Tuesday, 8 October 2019

Scary Words: Objective

So I finished marking student work, went on holiday, came back and now I'm back into it.

For a hobby so focused on fiction, we in the pop culture world certainly place a lot of emphasis on fact. I don't know if there are any other theories on why, but my theory is that unlike the "finer" aspects of culture, much of pop culture (particularly where sci-fi and superhero stories are concerned) is produced by the art crowd for the math, science and history crowd.

Now the art crowd doesn't care much for objectivity. For art, literature, film and video games, the goal is to achieve an emotional reaction more often, if not just as much as a logical one. Yet that's not the way that so much of nerd culture sees it. To nerd culture, logic is the paramount virtue, and one proves that through objective fact.

But does the term "objective fact" apply to art the way we think it does? For those who like to bandy the term around, "objective" means factual- and you don't have a problem with facts, do you!? What are you, stupid?

Okay, let's take apart this notion, because frankly, it's ridiculous. Let's take some examples: Star Wars: The Last Jedi is "objectively" a bad movie because Rey is deemed as being flawless. Batman v Superman is "objectively" a bad movie because it lacked an upbeat tone. 2016's Ghostbusters is "objectively" a bad movie because it doesn't recognize the original as canon. Are these objective statements? Well, partially. Rey is pretty damn capable, Batman v Superman is pretty dark and Ghostbusters didn't concern itself too much with what came before it. But does that make these movie "objectively" bad?

The answer lies in the person being asked. It may not matter to some that Batman v Superman is devoid of humor and levity because sweet mother of Martha every scene in that movie is beautiful. It may not matter that Rey can beat everyone, because Kylo Ren's story and character development is so compelling. Whether Ghostbusters (2019) recognizes the original may be inconsequential so long as there's a good laugh to be had occasionally. The reasons you hate may be plenty objective, but whether those things really matter? That's hugely subjective.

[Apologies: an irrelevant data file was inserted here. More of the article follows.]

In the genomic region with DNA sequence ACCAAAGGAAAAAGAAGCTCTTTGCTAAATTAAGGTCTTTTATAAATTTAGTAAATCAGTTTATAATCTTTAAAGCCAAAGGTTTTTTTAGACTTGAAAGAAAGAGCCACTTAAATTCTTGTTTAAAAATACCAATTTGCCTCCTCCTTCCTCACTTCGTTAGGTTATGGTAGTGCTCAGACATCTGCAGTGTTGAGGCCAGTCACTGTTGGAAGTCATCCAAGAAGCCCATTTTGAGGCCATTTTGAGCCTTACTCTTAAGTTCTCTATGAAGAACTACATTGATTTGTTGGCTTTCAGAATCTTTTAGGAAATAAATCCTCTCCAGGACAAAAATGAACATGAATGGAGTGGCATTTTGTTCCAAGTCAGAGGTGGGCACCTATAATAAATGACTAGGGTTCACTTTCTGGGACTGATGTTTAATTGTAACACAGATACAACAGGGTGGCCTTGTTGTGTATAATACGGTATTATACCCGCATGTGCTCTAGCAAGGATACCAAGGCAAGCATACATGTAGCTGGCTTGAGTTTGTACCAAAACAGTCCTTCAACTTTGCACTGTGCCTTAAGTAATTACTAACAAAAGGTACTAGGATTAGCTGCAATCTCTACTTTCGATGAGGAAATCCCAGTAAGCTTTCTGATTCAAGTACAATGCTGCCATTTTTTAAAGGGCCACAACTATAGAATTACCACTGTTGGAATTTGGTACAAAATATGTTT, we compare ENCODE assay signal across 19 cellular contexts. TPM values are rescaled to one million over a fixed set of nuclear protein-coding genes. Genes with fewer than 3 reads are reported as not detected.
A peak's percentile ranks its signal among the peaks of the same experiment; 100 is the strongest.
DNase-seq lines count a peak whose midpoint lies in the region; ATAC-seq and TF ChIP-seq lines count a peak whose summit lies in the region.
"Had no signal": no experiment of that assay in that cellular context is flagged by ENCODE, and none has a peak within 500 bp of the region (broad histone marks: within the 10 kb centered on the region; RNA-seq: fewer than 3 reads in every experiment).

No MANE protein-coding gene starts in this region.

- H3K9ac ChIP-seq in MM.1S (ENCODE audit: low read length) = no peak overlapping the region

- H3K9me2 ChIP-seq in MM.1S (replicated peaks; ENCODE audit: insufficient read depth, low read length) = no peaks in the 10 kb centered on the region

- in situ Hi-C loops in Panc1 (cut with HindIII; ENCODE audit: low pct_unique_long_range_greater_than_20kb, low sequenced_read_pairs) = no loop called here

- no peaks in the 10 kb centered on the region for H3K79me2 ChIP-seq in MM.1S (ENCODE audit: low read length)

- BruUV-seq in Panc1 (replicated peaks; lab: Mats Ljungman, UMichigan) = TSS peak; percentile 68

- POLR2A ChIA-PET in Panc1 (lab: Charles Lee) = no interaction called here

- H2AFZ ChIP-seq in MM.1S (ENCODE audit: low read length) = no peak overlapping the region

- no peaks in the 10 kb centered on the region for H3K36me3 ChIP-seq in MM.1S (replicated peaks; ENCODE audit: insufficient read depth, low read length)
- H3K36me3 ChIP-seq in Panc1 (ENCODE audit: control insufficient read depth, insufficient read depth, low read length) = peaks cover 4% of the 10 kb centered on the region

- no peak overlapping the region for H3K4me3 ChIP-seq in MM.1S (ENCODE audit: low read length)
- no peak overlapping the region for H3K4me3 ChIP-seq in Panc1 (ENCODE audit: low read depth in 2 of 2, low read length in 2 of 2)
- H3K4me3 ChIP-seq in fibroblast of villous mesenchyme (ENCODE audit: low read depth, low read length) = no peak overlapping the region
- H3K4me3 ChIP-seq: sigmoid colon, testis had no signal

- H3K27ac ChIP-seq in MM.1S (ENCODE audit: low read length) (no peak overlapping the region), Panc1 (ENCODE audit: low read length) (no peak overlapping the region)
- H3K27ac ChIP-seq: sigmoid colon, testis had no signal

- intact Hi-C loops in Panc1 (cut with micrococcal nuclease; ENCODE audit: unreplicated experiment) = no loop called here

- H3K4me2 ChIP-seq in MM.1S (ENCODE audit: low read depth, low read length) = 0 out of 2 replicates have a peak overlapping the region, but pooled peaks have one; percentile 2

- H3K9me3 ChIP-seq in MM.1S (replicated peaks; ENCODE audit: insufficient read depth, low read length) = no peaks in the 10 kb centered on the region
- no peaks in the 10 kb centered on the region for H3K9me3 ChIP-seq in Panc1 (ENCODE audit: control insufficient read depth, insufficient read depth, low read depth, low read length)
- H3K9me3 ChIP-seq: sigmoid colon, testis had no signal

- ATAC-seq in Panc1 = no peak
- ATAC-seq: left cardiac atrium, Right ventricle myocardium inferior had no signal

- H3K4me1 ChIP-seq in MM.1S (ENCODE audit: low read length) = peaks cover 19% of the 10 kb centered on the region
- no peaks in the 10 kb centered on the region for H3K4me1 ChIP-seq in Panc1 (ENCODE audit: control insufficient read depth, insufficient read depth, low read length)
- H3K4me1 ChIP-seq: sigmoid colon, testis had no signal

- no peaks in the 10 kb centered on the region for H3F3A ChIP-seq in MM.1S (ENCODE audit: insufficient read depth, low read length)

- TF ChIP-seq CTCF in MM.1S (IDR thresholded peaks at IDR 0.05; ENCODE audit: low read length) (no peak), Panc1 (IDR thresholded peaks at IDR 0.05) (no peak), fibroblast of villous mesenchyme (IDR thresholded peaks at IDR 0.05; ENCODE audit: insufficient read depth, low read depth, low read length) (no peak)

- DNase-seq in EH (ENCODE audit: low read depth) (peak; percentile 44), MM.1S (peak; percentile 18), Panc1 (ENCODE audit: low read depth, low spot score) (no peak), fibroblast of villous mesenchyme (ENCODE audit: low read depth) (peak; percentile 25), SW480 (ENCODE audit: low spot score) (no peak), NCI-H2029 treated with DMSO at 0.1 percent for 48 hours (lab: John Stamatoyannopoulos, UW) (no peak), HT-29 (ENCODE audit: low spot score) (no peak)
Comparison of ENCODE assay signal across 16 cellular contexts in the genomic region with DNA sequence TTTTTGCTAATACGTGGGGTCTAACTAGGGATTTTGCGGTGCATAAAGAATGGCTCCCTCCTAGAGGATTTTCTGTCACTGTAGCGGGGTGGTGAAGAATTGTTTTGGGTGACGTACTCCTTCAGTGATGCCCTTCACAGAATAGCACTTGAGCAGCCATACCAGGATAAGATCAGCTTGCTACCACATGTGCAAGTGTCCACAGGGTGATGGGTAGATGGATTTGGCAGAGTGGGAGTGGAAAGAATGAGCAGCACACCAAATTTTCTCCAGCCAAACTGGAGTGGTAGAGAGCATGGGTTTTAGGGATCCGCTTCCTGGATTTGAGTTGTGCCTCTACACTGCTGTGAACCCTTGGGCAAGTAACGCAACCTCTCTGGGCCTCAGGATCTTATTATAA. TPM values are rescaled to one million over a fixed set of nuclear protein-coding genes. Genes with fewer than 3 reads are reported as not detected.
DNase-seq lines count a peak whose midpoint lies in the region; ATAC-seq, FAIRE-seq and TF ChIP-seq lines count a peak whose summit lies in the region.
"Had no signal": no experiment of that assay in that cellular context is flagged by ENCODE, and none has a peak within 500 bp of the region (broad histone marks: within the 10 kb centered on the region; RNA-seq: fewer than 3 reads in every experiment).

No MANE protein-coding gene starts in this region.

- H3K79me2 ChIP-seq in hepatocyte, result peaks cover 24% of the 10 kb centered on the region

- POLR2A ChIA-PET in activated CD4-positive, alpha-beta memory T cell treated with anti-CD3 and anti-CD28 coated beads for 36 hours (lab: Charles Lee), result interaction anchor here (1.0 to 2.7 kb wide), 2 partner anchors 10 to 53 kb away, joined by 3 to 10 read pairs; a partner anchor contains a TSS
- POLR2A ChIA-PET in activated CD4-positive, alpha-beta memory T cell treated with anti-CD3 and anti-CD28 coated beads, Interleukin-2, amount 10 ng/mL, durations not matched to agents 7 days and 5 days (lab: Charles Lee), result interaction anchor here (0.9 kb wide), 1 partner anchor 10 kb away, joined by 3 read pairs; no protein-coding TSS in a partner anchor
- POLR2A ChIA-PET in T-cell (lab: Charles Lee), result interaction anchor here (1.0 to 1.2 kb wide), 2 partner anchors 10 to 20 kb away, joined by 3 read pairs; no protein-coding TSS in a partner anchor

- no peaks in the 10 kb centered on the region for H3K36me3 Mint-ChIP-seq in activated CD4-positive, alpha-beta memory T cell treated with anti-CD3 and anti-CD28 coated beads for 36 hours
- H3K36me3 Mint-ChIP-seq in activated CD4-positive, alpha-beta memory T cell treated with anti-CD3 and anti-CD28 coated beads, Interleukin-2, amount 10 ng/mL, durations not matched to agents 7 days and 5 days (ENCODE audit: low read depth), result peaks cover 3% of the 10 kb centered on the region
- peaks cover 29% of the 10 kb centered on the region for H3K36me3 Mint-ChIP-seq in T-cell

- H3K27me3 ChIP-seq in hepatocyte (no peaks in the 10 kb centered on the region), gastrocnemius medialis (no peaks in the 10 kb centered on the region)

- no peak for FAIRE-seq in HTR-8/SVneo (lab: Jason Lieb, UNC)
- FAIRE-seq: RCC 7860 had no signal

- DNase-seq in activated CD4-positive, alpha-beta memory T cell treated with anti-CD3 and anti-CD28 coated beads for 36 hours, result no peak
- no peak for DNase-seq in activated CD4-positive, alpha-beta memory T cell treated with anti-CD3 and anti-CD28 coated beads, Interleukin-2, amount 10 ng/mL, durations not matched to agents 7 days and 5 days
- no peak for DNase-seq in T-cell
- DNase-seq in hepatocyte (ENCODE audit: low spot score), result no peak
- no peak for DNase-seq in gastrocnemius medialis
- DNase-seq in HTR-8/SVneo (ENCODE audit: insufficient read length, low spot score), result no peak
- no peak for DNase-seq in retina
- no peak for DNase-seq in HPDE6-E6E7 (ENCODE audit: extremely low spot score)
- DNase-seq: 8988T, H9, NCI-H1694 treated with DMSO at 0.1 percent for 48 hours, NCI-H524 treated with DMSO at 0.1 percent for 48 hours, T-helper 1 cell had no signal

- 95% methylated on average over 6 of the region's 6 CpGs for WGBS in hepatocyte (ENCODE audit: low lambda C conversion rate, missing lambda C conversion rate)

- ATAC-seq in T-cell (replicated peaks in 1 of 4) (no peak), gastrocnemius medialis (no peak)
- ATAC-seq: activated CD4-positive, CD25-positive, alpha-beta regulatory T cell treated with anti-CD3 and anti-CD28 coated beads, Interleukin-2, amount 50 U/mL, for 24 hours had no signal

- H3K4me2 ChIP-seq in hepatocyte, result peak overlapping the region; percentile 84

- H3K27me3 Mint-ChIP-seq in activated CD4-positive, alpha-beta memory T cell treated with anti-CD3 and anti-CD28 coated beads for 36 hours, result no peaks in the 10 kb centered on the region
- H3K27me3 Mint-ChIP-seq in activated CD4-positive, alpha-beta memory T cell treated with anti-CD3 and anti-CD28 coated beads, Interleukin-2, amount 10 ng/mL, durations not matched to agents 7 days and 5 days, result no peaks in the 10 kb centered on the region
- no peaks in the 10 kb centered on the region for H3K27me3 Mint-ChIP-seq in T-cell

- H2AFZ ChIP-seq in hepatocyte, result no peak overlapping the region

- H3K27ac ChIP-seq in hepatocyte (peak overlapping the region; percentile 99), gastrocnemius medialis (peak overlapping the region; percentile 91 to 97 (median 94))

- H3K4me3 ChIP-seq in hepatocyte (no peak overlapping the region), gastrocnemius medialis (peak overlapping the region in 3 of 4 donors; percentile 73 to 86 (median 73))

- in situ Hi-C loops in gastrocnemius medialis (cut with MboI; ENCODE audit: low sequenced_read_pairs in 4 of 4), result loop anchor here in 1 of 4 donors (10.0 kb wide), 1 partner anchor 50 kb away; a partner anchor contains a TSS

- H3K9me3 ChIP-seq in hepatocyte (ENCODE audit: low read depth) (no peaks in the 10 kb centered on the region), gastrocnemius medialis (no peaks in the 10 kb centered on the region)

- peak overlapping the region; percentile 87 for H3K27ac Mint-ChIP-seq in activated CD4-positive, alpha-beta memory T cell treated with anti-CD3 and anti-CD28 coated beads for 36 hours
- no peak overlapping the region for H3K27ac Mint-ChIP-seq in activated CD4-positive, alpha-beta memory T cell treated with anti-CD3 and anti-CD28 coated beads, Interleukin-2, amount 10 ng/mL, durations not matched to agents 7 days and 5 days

This is not to say that objectivity is impossible when talking about pop culture, but it's not really something you can use to beat an opponent into submission. I've reviewed a lot of comics- it's what I initially set up this blog to do. When you review something, the most objective thing you can do is take yourself out of the process. Whether you prefer Marvel or DC shouldn't enter into the equation when reviewing a Spider-Man book. You try to ask yourself; can I see someone else- even someone not like me- enjoying this too? Unfortunately, too few people in amateur and professional circles do this. They like to think of objectivity as a weapon- a thing you can use to beat down those who disagree.

And why? I think it's because we're scared of the subjective. To so many, "subjective" is synonymous with "wrong". It's something that means you're not doing enough thinking, that you're feeling too much.

And honestly? What a boring way to consume stories.

Fiction is designed to be an emotional roller-coaster. They're supposed to make people feel something. I'm not going to say there's a wrong way to interact with stories, but if you're losing the most engaging parts of fiction just to sit comfortably in the knowledge that you are "right" about something, you're missing out.

So that's objectivity. It exists. just not the way you probably think it does. Next time, let's talk about plot holes.

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